Sputtering Technique Ups Coating Efficiency
BRAUNSCHWEIG, Germany, Sept. 3, 2010 — Sputtering is the phenomenon that occurs when energy-rich ions hit a solid object and cause atoms to be released from its surface. Researchers at the Fraunhofer Institute for Thin Film and Surface Technology IST have discovered a special sputtering technique that can greatly increase the efficiency of the coating process, which could be exploited to apply microscopically thin coatings to glass surfaces.
Sputtering is the preferred process for coating large surfaces. The process leads to a bombardment of a chosen material (target) and causes its constituent atoms to be ejected like billiard balls by the impact of the energy-rich ions — generally noble-gas ions. The latter subsequently condense on the surface of the glass or other substrate to form a thin film with specific properties depending on the characteristics of the starting material.
The new coating module enables IST researchers to produce previously unattainable combinations of materials. (Image: Fraunhofer IST)
Different designs are possible for the coating module. The version that consists of two rotating tubes containing strong magnets is referred to as a double magnetron. The magnets increase the sputtering rate, but severely limit the options available to the design engineers.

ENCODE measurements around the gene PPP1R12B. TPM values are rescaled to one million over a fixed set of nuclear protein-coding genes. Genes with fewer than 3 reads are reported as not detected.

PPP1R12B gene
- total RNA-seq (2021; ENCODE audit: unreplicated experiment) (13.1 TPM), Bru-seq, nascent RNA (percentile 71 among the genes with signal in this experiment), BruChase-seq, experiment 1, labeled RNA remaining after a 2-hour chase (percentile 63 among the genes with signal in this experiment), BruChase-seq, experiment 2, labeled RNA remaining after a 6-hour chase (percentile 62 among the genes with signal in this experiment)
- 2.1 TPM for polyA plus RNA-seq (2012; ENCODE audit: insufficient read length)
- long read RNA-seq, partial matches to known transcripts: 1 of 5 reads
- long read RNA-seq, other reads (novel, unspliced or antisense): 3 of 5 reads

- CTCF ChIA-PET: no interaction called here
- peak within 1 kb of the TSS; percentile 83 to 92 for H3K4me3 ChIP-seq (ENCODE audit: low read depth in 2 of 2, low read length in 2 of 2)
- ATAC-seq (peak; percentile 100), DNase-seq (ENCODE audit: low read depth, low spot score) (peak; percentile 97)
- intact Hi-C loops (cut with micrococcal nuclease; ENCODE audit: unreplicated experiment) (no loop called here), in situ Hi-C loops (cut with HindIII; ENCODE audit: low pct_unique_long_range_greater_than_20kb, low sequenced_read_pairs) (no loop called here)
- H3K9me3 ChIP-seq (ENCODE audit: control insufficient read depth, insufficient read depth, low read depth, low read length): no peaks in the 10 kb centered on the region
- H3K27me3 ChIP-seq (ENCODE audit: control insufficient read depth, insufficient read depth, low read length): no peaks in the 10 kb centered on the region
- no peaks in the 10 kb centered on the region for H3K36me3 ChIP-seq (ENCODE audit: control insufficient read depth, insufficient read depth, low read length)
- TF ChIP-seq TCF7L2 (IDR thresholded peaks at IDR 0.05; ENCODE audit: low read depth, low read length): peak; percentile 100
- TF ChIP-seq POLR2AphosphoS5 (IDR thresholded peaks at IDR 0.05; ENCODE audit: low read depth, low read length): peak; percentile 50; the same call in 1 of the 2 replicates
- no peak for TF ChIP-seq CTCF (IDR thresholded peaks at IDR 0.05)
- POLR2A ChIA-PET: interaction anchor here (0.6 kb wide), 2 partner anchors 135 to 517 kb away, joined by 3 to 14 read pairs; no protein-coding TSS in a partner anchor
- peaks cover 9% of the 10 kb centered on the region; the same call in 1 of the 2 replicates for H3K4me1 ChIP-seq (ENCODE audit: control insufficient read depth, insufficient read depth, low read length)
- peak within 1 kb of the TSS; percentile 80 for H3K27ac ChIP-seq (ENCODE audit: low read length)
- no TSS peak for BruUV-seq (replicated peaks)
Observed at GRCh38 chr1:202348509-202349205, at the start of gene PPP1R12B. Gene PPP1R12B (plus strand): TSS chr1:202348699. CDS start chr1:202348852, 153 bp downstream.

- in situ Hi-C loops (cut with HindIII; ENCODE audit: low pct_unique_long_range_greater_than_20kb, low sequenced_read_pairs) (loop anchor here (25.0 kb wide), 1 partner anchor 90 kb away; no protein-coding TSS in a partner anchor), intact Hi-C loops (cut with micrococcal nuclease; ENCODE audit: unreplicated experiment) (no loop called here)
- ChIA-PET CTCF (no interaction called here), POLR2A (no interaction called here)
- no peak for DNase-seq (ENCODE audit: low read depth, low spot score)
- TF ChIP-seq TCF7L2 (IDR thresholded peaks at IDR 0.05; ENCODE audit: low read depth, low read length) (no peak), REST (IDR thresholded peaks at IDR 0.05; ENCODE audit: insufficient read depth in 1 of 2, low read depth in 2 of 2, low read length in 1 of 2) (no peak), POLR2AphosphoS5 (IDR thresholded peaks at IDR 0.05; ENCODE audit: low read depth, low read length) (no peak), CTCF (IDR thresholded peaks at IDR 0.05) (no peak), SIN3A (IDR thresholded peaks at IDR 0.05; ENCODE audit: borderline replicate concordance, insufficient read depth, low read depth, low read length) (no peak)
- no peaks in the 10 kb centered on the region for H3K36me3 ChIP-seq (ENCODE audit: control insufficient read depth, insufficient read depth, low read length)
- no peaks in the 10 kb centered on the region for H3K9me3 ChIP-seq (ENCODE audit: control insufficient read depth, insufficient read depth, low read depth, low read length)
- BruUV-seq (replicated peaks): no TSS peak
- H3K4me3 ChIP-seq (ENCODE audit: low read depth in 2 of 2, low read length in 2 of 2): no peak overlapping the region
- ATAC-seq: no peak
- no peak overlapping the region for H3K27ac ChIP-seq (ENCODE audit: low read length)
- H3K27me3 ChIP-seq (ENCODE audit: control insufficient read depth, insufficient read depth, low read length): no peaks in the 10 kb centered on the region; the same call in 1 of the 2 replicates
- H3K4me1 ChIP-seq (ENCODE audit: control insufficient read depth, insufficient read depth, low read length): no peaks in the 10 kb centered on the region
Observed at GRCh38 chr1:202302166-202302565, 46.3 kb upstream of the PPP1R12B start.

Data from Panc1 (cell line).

"We can only sputter materials for which targets are available and can be produced," said Dr. Bernd Szyszka, IST department head. "Moreover, the sputtering process we have been using up to now is inefficient, because only a fraction of the bombarding ions actually contribute to the sputtering effect. More than 95 percent of their energy is lost in the water-cooling system."
The IST experts have overcome this obstacle by placing an additional flat target made of a heavy element such as bismuth behind each target tube. "This significantly increases the sputtering rate," said Szyszka. The ionized noble gas causes bismuth atoms to be released from the flat solid body. These atoms are gradually "implanted" in the tube target.
"The bismuth has enabled us, for example, to significantly improve the deposition of titanium dioxide," said the research team. The quantity of coating material removed from the target is increased. The IST researchers have meanwhile scaled up this effect to industrial level. "Using a simulation program, we were able to optimize the sputtering process in terms of material deposition on the flat and tube targets, even before we had built the new prototype model. We are now able to combine the target materials in any way we desire, without causing unwanted chemical reactions on the surface."
The result is a higher deposition rate and a more homogenous surface coating based on new materials that previously could not be produced. It also takes less time to produce the coating, reducing the energy consumption.
"The new coating technology has allowed us to replace three old magnetrons with two new ones. The system is much cheaper to operate and produces materials with improved properties," said Szyszka.
The researchers will be present at the Glasstec fair in Düsseldorf from Sept. 28 to Oct. 1, presenting a wide range of applications from panoramic car roofs that provide thermal insulation to photovoltaic cells with improved efficiency.
For more information, visit: www.fraunhofer.de
MORE FROM PHOTONICS MEDIA